UIHC also partnered with Bright Horizons, which has 12 centers in the Corridor, to offer backup child care to staff. All essential employees were given 20 uses at a reduced rate to help those whose child care options were interrupted.

‘All hands staffing support’

At UnityPoint Health-St. Luke’s Hospital in Cedar Rapids, staff saw increased patient volumes after the derecho and are now seeing a spike in COVID-19 patients.

According to Brenda Oehler, the hospital’s director of nursing operations, the hospital has instituted an “all hands staffing support” approach, where staff is cross-trained to work in different areas and can be floated to the areas with the highest needs.


From the beginning of the pandemic in March, the hospital has focused on offering mental health resources for staff, scheduling regular debriefings with behavioral health counselors to let people drop in and share what they’re feeling.

With restrictions limiting visitors, the hospital’s chapel has been re-designated as a quiet space for staff to take a break.

Code Lavender was developed as an emergency response for the emotional support of team members. Any time there is a draining event, like losing a patient or a long code, staffers can call a Code Lavender and behavioral support comes to their location.

“When I get a sense that they’re having a rough time, especially our areas that are caring for our COVID patients consistently through all of this, we’re working with all of our counselor staff to do some added debriefings if needed, allowing them to just vent their frustrations, get ideas of things that they need, whether it’s equipment, more support, more staff, whatever the case may be, and trying to help work with our administrative team to make some of that happen,” Oehler said.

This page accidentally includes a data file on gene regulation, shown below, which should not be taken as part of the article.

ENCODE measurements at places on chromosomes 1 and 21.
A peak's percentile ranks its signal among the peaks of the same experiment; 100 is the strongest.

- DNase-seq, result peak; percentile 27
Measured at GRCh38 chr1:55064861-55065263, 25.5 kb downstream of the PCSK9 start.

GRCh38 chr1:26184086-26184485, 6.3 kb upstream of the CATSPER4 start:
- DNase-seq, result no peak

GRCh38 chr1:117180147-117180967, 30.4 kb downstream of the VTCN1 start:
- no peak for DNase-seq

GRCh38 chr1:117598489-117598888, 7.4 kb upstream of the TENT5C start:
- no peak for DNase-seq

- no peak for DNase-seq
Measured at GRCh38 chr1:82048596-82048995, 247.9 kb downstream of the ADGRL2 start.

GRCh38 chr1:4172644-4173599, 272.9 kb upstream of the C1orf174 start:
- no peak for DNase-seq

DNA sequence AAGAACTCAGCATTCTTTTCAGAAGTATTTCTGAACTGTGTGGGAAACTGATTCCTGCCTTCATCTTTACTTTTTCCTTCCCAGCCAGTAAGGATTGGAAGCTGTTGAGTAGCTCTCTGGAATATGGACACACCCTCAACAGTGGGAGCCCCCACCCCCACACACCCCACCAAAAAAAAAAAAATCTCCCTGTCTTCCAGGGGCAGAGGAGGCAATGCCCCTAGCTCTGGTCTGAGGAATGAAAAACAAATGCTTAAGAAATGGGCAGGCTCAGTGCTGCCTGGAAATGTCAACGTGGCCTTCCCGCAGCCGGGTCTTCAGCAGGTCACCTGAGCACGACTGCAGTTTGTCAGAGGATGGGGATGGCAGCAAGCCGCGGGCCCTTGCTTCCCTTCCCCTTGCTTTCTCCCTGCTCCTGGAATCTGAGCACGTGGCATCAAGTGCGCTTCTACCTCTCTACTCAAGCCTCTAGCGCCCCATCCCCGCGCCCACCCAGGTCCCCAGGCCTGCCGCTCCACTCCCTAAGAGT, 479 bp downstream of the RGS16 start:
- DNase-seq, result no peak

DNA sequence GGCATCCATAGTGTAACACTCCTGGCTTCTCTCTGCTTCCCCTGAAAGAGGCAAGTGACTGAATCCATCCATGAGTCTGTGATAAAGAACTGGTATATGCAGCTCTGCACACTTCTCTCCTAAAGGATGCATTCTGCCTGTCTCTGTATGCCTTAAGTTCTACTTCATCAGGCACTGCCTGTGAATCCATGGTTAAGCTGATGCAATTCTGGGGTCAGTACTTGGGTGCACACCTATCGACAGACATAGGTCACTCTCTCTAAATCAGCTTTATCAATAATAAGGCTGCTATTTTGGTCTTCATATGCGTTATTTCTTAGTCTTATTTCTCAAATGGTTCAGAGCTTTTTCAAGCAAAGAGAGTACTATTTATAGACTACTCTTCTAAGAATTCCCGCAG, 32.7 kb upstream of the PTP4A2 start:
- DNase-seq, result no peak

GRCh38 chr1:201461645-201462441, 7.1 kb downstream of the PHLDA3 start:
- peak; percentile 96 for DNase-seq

The hospital’s Fun Brigade brought in food trucks over the summer and recognized team members doing a good job wearing their PPE.

The St. Luke’s Foundation has coordinated meal donations from community businesses and individuals and has a treat cart with snacks and drinks that travels throughout the hospital.

St. Luke’s recently started offering extra financial incentives to employees working extra hours or in different areas than they usually work.

“We are working our hardest to get these individuals with COVID healthy again, and many times they’re here for a longer period of time than a typical hospital stay, so you really get to know these patients very well,” Oehler said.


“I think our team feels that we put a lot of effort, a lot of drive and love and support, into getting them better and to getting them home,” she said. “Unfortunately, with this illness, we’re not always successful with that. And I think, over time, that can be the most challenging for our team members. That’s why we’re trying to provide as much support to those team members when that’s happening.”

Give us feedback

We value your trust and work hard to provide fair, accurate coverage. If you have found an error or omission in our reporting, tell us here.

Or if you have a story idea we should look into? Tell us here.

Give us feedback

We value your trust and work hard to provide fair, accurate coverage. If you have found an error or omission in our reporting, tell us here.

Or if you have a story idea we should look into? Tell us here.